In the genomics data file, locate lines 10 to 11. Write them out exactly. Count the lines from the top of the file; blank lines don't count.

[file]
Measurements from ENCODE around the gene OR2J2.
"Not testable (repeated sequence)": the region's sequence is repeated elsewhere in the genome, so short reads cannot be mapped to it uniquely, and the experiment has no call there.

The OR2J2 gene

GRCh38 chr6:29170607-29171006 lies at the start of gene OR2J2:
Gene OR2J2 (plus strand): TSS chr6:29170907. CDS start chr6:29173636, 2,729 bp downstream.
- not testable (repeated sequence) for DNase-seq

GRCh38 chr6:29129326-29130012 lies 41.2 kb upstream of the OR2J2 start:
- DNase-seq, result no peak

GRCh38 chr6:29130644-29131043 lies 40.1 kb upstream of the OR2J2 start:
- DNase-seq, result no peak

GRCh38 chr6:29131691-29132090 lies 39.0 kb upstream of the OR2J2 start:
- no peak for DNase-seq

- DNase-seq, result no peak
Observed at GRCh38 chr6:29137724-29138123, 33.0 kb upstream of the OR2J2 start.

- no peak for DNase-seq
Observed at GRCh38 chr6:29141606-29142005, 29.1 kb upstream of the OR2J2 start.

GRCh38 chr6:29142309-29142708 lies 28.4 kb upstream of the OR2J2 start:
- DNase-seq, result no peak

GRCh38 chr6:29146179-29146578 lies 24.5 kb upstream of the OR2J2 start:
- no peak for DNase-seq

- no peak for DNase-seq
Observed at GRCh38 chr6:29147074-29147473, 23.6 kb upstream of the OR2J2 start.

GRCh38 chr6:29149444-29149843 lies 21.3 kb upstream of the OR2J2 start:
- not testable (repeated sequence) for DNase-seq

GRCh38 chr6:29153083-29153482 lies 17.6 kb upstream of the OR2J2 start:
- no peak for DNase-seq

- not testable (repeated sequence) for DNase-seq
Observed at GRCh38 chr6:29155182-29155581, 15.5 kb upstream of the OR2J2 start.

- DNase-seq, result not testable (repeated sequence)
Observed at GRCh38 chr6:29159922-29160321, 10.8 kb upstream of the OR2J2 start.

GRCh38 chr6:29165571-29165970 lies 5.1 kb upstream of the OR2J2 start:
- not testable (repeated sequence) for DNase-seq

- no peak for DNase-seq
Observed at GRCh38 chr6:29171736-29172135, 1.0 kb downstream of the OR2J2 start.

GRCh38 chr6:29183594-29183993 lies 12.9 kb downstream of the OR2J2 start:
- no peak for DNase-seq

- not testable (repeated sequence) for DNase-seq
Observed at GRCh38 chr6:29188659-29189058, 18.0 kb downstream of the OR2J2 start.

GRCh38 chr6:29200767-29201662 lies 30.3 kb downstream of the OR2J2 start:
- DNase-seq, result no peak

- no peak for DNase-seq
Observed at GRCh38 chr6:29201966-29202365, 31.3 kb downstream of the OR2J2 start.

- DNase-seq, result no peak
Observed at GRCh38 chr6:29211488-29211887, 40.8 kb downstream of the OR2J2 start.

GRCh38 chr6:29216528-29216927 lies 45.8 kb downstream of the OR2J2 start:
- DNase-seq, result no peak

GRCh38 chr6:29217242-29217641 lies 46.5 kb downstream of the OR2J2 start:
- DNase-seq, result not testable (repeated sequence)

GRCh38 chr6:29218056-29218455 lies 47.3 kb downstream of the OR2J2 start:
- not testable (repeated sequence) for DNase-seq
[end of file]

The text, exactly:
- DNase-seq, result no peak

GRCh38 chr6:29131691-29132090 lies 39.0 kb upstream of the OR2J2 start: